Families always care for each other. That is what my grandparents did. They were immigrants and proud Americans before any laws stopped their escape from poverty and persecution, settling where they could to raise a family.

Before the past decade, has the United States ever ignored family bonds? Never for immigrants. Only for slaves. We still suffer from that.

How bad is it, really, for a child to be without a parent? Very bad.

Developmental psychologists know three examples well.

District Leader Keen Berger served as a legal observer — keeping an eye on police actions against protesters — last Thursday when Ravi Ragbir was detained by immigration officials at his scheduled check-in. Ragbir had gone in suspecting he might be detained. Photo by Tequila Minsky

In the early 20th century, if a child needed hospital care, parents were kept away because they might bring germs. But many sick children died, and survivors were emotionally impaired. Today, if your child is in the hospital, you stay by your child: Needless deaths taught us that.

In England during World War II, a massive, well-intentioned campaign to save the children led to the evacuation of thousands of London children to the peaceful countryside, safe, without their parents. Some fathers and mothers, against government policy, kept their children in London. The daily bombs and fires did not faze the children if their parents were nearby; those sent to the quiet rural towns suffered for decades. 

In the 1980s, Romanian dictator Nicolae Ceausesçu forbade birth control and abortions, paying poor women for each birth. More than 100,000 children were abandoned to crowded, impersonal, state-run orphanages. In the two years after Ceausesçu was ousted and killed in 1989, thousands of those children were adopted by North Americans. Skinny infants gained weight and grew faster than other 1-year-olds; toddlers learned to walk, climb and run; older children began to talk in sentences. However, many became too friendly to strangers, or slow to learn, or depressed, angry, self-destructive.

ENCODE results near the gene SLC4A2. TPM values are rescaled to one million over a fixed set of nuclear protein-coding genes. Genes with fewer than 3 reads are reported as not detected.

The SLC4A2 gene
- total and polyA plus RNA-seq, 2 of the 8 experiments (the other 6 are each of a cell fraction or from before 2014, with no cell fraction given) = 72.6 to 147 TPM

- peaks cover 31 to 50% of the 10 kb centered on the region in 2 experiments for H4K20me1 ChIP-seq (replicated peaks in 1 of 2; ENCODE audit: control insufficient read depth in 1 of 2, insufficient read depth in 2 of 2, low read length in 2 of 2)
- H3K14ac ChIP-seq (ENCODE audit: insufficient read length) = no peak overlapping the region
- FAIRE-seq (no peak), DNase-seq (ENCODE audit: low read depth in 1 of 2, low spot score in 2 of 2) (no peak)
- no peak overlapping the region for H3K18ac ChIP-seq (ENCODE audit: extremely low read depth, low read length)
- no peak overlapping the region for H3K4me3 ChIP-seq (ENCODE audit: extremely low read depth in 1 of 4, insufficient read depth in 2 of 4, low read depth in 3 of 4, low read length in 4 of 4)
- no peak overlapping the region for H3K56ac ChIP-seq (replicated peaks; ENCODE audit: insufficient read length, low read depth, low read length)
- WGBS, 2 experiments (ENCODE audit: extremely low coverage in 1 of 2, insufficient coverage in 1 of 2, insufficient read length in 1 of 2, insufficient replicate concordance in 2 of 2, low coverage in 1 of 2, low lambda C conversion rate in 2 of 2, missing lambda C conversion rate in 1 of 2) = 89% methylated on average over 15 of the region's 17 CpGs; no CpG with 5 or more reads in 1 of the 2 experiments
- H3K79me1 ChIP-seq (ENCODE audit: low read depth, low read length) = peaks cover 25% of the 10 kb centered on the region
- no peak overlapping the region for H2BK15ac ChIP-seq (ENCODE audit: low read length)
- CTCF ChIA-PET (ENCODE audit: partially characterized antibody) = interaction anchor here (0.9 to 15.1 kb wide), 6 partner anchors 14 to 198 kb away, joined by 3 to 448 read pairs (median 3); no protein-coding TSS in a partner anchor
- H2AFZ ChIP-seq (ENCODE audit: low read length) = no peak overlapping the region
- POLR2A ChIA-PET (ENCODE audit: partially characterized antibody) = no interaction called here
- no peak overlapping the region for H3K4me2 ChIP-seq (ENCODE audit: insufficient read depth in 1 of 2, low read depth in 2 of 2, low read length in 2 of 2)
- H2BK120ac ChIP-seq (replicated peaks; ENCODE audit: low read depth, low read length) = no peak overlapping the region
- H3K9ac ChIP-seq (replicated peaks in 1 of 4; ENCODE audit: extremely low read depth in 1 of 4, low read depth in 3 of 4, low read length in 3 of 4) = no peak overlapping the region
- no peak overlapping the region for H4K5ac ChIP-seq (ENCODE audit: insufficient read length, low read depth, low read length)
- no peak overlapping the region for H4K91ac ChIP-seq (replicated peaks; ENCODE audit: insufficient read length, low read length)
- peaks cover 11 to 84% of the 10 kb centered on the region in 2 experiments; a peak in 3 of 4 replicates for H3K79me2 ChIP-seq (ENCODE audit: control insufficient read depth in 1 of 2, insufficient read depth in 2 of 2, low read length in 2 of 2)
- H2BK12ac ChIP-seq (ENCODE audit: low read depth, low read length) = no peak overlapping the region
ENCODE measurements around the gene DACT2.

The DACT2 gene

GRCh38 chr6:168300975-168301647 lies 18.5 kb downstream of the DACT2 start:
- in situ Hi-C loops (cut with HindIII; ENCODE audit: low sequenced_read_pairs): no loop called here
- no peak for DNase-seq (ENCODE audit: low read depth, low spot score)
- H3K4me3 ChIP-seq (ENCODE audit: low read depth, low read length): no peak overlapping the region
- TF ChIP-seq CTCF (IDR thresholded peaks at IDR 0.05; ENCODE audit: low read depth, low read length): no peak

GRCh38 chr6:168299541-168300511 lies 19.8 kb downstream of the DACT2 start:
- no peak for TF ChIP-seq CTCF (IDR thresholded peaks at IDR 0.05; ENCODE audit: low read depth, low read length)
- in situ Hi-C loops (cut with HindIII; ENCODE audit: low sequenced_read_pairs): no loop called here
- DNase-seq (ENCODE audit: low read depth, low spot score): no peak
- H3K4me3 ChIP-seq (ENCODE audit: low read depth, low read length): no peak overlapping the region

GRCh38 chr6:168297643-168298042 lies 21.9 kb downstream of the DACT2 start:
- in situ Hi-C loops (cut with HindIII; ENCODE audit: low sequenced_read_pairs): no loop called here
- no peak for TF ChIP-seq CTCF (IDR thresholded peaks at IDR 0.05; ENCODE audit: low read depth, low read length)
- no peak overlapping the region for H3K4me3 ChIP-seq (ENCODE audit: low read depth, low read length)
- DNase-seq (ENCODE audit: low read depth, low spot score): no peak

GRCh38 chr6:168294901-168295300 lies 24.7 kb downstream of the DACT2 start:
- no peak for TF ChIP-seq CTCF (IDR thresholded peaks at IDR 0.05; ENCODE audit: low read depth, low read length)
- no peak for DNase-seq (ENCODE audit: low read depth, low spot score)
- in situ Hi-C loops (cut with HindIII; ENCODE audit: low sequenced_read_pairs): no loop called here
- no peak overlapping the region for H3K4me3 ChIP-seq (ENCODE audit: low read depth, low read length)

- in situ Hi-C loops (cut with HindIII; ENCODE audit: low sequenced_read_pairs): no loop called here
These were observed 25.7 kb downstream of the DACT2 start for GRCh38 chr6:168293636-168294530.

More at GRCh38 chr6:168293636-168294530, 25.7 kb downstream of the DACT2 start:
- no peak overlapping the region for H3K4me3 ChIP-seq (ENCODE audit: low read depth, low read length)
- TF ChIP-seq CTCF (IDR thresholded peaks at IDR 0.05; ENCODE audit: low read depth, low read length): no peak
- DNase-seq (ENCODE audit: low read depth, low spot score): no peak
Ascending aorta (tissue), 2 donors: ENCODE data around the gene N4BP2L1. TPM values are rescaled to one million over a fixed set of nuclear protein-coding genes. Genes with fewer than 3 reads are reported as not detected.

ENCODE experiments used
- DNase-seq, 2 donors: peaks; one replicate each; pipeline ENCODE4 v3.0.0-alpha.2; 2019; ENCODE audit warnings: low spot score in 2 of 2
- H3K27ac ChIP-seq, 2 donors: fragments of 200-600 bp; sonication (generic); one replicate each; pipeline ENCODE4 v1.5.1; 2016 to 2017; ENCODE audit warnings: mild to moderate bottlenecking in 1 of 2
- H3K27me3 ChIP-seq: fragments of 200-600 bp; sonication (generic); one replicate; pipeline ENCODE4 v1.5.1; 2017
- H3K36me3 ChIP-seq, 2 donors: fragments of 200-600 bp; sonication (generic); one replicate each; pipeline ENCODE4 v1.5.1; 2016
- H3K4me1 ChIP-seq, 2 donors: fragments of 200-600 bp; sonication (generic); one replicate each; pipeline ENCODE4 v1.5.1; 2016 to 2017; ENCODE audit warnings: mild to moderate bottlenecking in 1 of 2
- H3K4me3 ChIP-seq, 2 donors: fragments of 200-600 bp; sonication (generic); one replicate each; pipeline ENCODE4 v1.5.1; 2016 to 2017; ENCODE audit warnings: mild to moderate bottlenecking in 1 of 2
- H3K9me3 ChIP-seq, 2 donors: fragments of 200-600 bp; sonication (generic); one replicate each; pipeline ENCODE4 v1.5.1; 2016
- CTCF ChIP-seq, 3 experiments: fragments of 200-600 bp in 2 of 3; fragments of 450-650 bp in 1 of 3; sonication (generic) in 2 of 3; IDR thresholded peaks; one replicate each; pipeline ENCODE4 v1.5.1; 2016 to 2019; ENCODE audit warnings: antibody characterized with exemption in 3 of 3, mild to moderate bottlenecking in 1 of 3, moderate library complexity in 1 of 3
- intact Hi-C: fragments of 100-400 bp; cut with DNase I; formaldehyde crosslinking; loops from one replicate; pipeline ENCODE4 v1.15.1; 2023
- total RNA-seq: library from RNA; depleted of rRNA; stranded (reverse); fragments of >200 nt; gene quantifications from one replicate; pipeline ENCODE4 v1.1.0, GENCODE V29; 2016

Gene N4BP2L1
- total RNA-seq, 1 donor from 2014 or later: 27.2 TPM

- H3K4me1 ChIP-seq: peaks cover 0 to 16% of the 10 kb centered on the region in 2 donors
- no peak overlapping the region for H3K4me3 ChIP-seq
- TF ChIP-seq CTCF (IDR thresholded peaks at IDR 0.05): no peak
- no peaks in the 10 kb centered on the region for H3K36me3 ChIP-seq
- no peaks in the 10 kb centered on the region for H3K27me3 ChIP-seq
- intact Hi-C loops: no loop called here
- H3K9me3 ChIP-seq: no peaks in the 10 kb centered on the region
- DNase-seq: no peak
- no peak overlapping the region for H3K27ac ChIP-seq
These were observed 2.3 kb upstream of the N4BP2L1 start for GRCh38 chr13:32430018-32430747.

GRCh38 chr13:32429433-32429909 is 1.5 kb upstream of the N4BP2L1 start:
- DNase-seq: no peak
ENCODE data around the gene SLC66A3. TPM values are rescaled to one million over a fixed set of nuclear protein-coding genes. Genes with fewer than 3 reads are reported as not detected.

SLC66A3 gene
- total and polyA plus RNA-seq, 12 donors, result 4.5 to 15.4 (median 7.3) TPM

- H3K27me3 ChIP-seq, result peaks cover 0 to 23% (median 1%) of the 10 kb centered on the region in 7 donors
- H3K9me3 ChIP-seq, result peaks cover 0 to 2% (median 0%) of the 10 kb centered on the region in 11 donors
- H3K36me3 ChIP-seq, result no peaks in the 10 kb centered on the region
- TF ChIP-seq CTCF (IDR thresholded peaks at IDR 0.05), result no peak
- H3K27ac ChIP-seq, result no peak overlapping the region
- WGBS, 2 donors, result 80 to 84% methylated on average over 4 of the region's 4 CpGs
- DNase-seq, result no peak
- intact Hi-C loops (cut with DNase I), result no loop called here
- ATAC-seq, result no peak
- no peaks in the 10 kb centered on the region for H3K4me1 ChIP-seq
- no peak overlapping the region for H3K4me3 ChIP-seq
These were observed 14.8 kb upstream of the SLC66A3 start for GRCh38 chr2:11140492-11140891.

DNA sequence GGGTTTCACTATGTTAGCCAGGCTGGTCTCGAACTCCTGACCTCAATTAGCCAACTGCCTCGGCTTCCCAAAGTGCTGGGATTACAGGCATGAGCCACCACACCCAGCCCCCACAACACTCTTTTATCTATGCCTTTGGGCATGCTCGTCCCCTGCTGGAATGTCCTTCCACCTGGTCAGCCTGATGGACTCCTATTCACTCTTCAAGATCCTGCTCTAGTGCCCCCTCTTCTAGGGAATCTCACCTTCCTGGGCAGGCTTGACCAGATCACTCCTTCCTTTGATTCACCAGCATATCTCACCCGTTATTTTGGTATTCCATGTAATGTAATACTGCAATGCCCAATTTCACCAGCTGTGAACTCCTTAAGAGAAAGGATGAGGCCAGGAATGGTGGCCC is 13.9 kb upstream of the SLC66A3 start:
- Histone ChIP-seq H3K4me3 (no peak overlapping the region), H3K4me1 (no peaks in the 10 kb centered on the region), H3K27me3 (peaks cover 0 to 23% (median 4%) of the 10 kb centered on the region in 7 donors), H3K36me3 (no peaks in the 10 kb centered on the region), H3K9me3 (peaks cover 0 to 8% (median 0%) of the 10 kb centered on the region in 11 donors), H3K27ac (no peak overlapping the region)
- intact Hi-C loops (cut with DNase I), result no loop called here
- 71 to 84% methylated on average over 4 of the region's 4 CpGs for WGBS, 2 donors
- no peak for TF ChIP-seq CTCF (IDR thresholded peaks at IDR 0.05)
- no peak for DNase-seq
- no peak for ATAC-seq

There is hope. The human spirit endures. The mother of Jean’s children is fiercely dedicated to them. She might succeed: Some of those British and Romanian children became well-functioning adults.

The hospital doctors, the British parliament and even the Romanian orphanage caregivers did not intend to harm; they did not anticipate the consequences. But now every psychologist knows that depriving a child of a father he has loved is cruel and evil. Why don’t immigration authorities know that?

Postcript: Jean Montrevil was deported to Haiti and has since done interviews with “Democracy Now!” among others.

Berger is a professor in the Social Sciences Department, Bronx Community College; author of “The Developing Person Through the Lifespan” (first through 10th editions); and Greenwich Village Democratic district leader, 66th Assembly District, Part A